I added support for a raw file type, currently used for text files. Unlike .lang file, where we can determine the exact status of localization (translated strings, missing, errors, etc.), we can only do minimal checks for this kind of files: does the file exist in locale X? Is it mandatory or optional? Was it updated before or after the last reference update? The main usage for this is to track localization of autoresponders for the new Get Involved page.

Also added command line scripts to import strings in .lang files using Transvision API, and improved the code detecting errors in translations (e.g. missing Python variables).


Besides displaying information about raw files, I focused on improving a very useful feature added last summer by our intern Théo, called “Project View”. Basically we can display on a single page the status of several files scattered across different repositories (example) and share it with other teams.


I didn’t have much time to work on Transvision this quarter, but I managed to land a change that I consider really important: now the list of supported products and supported locales for each product is fetched from an external source. The practical result is that we don’t have to release a new version of Transvision to support Gaia version X or add a new locale on Aurora, reducing the time necessary to deploy these changes from weeks or months (new manual release) to less than 24 hours (automated cronjob).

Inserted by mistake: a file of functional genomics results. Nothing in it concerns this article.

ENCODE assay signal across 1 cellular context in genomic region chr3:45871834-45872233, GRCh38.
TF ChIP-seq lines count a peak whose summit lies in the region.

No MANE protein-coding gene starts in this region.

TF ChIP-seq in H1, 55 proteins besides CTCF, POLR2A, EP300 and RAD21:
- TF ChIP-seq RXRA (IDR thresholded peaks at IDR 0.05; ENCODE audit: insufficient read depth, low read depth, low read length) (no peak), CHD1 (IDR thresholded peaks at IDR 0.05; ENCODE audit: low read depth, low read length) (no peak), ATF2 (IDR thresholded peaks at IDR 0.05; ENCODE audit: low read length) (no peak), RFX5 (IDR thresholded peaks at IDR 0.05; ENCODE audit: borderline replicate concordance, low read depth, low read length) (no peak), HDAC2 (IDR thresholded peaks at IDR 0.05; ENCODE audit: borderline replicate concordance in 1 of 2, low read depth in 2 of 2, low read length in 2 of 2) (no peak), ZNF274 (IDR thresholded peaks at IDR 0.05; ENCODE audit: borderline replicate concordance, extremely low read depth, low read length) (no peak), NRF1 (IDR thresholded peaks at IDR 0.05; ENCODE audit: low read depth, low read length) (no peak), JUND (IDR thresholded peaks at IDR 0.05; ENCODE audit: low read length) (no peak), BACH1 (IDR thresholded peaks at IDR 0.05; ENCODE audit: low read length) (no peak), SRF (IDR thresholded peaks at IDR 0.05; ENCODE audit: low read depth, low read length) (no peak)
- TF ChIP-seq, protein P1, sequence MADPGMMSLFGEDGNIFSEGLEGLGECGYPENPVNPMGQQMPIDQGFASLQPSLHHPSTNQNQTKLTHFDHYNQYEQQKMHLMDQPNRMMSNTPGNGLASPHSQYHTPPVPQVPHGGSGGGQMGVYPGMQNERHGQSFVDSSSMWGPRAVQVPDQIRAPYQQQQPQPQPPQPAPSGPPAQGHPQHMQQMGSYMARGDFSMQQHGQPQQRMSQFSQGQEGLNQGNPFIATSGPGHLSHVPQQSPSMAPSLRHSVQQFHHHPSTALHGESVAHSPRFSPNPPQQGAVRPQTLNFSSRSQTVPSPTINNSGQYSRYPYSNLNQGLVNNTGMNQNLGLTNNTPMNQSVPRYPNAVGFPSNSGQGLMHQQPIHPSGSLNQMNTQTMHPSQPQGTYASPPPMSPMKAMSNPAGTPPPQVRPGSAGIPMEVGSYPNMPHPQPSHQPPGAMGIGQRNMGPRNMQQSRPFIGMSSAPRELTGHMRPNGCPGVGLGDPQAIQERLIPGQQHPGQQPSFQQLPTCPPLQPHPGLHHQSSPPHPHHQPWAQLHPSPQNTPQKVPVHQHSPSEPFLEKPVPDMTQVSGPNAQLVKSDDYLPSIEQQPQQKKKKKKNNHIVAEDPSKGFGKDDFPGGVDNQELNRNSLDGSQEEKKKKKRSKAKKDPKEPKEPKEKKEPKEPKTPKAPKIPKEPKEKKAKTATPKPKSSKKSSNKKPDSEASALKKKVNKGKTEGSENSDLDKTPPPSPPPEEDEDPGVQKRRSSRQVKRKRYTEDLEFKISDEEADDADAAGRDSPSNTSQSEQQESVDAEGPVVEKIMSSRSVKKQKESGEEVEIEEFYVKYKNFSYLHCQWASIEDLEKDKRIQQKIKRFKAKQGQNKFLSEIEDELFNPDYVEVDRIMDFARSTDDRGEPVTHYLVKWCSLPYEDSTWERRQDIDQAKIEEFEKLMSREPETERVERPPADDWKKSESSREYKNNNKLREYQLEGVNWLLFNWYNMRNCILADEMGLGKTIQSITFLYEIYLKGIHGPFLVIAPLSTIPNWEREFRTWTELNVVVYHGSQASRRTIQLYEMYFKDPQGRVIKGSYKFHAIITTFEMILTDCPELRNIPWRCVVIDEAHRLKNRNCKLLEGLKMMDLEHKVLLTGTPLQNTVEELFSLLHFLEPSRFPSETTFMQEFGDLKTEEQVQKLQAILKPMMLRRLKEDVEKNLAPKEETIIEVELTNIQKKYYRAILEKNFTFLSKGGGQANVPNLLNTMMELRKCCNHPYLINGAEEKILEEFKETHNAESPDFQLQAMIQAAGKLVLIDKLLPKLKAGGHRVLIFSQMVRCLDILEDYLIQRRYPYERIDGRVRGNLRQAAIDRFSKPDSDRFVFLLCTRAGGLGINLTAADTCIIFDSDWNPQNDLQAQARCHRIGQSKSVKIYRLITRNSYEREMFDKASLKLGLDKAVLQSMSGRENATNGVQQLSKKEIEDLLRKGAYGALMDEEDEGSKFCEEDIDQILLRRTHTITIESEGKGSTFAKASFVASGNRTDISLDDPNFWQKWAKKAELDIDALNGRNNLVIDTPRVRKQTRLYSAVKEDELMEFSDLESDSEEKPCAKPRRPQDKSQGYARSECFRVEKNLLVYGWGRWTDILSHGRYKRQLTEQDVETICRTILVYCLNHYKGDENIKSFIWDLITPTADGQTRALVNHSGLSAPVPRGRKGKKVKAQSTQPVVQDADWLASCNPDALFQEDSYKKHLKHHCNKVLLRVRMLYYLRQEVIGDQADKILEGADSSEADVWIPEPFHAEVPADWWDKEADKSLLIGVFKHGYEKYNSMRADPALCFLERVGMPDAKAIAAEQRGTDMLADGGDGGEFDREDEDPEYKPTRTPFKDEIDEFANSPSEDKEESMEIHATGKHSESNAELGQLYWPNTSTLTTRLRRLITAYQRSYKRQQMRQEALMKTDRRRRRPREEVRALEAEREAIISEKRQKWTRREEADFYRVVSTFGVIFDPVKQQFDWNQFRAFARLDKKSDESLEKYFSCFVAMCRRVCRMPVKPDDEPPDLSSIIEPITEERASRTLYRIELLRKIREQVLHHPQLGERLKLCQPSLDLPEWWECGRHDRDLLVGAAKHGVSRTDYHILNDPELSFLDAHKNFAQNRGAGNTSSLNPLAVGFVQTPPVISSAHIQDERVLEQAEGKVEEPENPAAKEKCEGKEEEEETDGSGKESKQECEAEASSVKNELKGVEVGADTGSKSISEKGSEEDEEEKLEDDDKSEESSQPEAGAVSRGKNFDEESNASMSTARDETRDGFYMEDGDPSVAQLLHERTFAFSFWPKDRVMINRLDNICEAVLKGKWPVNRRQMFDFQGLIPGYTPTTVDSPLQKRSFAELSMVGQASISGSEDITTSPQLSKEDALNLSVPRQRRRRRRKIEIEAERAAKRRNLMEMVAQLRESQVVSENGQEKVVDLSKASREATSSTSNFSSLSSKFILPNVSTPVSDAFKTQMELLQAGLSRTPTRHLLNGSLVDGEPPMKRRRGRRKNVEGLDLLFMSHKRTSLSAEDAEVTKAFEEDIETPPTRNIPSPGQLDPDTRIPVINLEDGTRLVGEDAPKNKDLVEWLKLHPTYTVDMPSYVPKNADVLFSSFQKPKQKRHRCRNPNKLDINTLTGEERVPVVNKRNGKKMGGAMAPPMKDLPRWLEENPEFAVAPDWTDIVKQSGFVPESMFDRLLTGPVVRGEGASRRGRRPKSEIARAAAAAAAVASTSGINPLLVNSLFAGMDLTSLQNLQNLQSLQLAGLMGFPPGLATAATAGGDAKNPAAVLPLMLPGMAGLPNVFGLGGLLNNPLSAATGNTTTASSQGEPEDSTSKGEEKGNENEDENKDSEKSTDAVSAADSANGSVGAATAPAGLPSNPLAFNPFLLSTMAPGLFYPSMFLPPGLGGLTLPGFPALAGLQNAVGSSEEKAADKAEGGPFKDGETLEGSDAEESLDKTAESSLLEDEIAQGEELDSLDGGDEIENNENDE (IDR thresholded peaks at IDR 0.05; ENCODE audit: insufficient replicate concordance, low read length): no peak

I also worked on a view to display “unchanged strings” (i.e. strings identical to English), and some small refactor/clean-up changes.

One my goals for next quarter is to figure out with other team members a plan/schedule to release more often.


Part of my job is also to take care of productization (p12n), which means landing settings for new locales, as well as organizing mass updates (e.g. switching Wikipedia to SLL) and making sure that we don’t ship anything broken.

Last quarter I did a complete rewrite of the tool I use to extract information from all repositories. The original code was never meant to be shared; for example I realized how counter-intuitive the data structure was only after trying to explain it to another person. It’s still clumsy Python code written by someone who never saw Python until two years ago, but now with tests 🙂

The same tool is at the base of this view on Transvision, or images like this one (all searchplugin images we’re shipping on Firefox Beta across locales).

Firefox Beta Images


As part of my daily job I also check all strings landing on master/trunk branches for Gaia, Firefox and Firefox for Android, and file bugs for any localizability issues. Some interesting things happened there (e.g. the new search UI), but that’s a discussion probably worth a different post (and more thinking on my side).

I also briefly helped Mozilla Foundation organizing the localization process of the EOY fundraising campaign. I really hope we’ll manage to organize this better next year, and involve localization teams in the process if they have resources to help.